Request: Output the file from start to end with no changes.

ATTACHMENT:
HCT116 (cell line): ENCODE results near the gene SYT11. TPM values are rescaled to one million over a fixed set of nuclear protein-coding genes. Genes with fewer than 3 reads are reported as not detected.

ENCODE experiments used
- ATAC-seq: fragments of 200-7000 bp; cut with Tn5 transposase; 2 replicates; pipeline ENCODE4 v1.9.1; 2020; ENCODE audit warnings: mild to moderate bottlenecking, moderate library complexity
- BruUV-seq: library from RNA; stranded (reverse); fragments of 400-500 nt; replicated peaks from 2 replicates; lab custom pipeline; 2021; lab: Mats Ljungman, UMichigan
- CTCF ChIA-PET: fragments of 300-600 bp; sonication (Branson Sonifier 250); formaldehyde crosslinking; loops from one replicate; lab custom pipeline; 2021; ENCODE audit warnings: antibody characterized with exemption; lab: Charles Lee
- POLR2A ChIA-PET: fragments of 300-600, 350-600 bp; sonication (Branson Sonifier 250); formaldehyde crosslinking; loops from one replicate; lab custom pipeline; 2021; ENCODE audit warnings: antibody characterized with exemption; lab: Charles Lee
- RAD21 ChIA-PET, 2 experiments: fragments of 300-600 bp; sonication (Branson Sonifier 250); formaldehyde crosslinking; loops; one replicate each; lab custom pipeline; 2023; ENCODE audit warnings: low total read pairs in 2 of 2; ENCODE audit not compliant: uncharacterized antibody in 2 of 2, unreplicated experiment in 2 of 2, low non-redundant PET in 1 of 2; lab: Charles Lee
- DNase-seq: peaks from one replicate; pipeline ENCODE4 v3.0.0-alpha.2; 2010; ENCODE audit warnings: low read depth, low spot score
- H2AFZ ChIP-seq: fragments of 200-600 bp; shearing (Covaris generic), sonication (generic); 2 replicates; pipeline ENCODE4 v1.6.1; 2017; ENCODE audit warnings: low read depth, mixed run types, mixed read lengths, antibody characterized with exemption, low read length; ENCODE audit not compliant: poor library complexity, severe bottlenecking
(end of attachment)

HCT116 (cell line): ENCODE results near the gene SYT11. TPM values are rescaled to one million over a fixed set of nuclear protein-coding genes. Genes with fewer than 3 reads are reported as not detected.

ENCODE experiments used
- ATAC-seq: fragments of 200-7000 bp; cut with Tn5 transposase; 2 replicates; pipeline ENCODE4 v1.9.1; 2020; ENCODE audit warnings: mild to moderate bottlenecking, moderate library complexity
- BruUV-seq: library from RNA; stranded (reverse); fragments of 400-500 nt; replicated peaks from 2 replicates; lab custom pipeline; 2021; lab: Mats Ljungman, UMichigan
- CTCF ChIA-PET: fragments of 300-600 bp; sonication (Branson Sonifier 250); formaldehyde crosslinking; loops from one replicate; lab custom pipeline; 2021; ENCODE audit warnings: antibody characterized with exemption; lab: Charles Lee
- POLR2A ChIA-PET: fragments of 300-600, 350-600 bp; sonication (Branson Sonifier 250); formaldehyde crosslinking; loops from one replicate; lab custom pipeline; 2021; ENCODE audit warnings: antibody characterized with exemption; lab: Charles Lee
- RAD21 ChIA-PET, 2 experiments: fragments of 300-600 bp; sonication (Branson Sonifier 250); formaldehyde crosslinking; loops; one replicate each; lab custom pipeline; 2023; ENCODE audit warnings: low total read pairs in 2 of 2; ENCODE audit not compliant: uncharacterized antibody in 2 of 2, unreplicated experiment in 2 of 2, low non-redundant PET in 1 of 2; lab: Charles Lee
- DNase-seq: peaks from one replicate; pipeline ENCODE4 v3.0.0-alpha.2; 2010; ENCODE audit warnings: low read depth, low spot score
- H2AFZ ChIP-seq: fragments of 200-600 bp; shearing (Covaris generic), sonication (generic); 2 replicates; pipeline ENCODE4 v1.6.1; 2017; ENCODE audit warnings: low read depth, mixed run types, mixed read lengths, antibody characterized with exemption, low read length; ENCODE audit not compliant: poor library complexity, severe bottlenecking